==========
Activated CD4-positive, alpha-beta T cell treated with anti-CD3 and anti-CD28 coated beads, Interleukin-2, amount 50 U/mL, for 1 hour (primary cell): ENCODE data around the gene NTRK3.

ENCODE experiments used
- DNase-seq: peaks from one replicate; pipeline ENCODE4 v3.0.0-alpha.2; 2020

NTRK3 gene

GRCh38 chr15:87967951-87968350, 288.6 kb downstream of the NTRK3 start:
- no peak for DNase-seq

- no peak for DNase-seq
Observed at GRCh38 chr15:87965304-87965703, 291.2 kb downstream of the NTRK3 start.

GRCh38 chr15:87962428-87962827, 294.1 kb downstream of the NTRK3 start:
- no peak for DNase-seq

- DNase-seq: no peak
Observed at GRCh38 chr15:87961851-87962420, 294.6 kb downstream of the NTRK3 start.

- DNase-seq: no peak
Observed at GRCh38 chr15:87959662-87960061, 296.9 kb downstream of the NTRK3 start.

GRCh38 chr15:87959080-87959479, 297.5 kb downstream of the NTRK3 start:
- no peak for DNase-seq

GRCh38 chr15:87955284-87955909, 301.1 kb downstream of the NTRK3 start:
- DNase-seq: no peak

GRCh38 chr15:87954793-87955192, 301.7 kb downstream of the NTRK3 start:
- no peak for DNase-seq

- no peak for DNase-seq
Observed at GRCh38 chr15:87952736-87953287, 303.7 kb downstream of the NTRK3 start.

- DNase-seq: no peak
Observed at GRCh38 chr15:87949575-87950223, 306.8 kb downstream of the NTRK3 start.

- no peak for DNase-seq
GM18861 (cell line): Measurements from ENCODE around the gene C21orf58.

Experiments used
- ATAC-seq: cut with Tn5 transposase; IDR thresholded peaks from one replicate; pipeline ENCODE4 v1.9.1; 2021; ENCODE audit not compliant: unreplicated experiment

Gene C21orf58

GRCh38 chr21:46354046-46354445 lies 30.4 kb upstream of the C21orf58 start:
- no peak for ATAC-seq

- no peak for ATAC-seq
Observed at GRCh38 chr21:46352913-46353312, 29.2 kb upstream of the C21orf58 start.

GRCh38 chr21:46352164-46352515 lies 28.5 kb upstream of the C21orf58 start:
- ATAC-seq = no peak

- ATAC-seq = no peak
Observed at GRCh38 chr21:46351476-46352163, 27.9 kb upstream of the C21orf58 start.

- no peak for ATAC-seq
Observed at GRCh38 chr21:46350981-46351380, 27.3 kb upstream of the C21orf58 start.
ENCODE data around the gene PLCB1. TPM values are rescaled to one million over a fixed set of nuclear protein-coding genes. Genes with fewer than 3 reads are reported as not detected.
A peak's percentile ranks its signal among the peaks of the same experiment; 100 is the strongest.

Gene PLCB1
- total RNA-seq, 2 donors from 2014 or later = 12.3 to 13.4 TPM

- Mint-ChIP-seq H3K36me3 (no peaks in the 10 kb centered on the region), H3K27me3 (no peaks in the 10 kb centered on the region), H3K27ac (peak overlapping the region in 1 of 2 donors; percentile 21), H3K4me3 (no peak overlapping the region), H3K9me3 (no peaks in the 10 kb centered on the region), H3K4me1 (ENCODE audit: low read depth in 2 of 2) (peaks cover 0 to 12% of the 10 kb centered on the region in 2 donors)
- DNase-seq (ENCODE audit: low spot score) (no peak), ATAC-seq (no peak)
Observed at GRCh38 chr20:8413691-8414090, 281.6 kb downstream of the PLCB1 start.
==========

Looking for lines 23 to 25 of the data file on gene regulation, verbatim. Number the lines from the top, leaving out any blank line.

- DNase-seq: no peak
Observed at GRCh38 chr15:87949575-87950223, 306.8 kb downstream of the NTRK3 start.

- no peak for DNase-seq